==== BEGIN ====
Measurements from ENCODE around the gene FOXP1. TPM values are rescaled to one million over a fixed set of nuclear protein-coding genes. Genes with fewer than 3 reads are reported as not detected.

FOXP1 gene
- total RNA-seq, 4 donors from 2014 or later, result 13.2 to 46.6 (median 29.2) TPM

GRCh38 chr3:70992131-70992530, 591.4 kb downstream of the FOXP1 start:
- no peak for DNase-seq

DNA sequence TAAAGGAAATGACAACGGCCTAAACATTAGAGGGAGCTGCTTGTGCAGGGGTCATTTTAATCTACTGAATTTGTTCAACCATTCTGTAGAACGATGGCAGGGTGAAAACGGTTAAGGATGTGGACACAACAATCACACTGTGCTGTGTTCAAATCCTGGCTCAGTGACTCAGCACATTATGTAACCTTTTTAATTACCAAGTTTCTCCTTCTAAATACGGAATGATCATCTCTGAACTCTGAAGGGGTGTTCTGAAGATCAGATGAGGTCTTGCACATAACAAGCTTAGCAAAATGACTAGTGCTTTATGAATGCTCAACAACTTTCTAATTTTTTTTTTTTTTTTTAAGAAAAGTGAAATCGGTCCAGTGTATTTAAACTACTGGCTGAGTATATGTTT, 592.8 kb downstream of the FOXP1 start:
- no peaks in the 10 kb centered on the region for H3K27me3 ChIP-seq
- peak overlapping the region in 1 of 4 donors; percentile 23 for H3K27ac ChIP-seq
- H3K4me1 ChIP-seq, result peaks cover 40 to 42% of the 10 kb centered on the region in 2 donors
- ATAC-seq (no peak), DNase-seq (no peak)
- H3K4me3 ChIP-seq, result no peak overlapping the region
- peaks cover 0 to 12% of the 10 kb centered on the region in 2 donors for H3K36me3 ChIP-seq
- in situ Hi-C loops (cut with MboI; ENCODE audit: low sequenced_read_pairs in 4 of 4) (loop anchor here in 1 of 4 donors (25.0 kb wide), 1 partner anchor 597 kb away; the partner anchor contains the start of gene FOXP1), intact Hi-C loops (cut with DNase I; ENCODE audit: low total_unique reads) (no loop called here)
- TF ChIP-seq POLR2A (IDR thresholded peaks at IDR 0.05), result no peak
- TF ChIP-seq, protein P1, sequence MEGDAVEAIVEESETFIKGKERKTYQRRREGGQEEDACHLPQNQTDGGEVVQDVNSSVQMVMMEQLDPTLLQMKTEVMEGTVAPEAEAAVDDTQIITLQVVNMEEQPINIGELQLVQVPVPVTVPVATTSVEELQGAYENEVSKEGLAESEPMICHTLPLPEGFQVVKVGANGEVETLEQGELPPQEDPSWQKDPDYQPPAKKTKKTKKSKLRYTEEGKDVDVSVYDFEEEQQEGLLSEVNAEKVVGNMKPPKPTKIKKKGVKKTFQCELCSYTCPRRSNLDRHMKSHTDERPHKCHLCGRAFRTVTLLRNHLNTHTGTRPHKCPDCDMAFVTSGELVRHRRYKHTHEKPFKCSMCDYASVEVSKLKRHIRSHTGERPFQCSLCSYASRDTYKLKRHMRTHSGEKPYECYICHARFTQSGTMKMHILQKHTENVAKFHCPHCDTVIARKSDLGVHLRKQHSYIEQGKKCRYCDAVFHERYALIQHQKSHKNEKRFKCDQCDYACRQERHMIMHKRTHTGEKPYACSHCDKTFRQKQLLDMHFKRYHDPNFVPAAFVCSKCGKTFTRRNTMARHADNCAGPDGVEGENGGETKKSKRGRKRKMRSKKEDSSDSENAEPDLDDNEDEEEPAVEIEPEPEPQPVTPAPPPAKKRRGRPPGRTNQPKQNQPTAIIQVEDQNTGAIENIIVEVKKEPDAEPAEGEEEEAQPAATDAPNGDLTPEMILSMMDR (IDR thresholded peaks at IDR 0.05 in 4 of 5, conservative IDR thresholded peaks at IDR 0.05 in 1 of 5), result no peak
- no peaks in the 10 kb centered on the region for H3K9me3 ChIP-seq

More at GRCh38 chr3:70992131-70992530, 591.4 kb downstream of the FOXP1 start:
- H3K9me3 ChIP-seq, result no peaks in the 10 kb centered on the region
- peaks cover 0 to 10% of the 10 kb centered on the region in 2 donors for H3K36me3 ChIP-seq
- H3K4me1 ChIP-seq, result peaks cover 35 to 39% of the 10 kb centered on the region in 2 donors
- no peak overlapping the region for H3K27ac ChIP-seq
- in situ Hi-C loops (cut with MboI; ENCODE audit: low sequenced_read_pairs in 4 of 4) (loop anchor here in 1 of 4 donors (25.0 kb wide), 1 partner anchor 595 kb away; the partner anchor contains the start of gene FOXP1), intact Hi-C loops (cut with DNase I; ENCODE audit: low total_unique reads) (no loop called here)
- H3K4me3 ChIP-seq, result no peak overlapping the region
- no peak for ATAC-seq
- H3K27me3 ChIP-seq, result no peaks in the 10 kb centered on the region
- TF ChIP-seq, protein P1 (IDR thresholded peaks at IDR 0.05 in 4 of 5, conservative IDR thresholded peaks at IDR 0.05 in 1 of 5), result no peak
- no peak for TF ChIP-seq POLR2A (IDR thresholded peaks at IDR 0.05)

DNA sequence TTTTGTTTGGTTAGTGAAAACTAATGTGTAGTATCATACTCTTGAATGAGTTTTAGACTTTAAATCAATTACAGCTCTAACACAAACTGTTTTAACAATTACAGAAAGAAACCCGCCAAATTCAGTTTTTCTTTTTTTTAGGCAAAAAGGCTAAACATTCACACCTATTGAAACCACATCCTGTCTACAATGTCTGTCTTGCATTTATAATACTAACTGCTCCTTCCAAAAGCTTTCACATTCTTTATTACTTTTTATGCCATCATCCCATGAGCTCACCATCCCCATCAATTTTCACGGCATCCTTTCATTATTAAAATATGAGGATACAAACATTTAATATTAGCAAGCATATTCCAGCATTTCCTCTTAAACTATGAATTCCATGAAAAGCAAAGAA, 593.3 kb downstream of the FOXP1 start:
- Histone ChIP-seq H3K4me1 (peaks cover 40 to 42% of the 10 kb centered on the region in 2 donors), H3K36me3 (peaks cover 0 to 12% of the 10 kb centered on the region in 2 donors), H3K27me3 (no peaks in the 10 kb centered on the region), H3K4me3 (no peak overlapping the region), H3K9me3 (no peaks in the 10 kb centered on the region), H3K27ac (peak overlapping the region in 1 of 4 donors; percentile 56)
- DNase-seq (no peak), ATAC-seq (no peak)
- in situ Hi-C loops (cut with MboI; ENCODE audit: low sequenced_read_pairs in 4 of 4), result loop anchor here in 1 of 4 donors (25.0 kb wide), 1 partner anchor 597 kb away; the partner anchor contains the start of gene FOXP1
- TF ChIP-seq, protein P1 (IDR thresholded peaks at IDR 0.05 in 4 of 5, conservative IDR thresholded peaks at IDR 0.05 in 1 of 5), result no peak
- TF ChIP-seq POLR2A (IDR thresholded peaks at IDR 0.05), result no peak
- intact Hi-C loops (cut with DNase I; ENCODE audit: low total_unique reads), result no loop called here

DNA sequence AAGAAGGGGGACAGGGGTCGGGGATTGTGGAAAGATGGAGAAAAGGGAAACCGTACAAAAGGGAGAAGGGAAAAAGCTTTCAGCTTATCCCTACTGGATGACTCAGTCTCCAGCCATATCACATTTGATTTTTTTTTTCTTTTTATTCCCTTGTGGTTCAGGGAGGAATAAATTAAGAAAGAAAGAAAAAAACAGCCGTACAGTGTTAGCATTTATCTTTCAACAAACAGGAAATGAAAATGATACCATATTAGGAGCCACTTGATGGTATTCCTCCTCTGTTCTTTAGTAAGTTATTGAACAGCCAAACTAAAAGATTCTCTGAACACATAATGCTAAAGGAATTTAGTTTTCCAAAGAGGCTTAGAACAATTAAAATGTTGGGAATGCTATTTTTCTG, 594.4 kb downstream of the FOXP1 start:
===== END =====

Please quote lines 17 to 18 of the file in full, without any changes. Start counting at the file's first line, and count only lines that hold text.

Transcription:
More at GRCh38 chr3:70992131-70992530, 591.4 kb downstream of the FOXP1 start:
- H3K9me3 ChIP-seq, result no peaks in the 10 kb centered on the region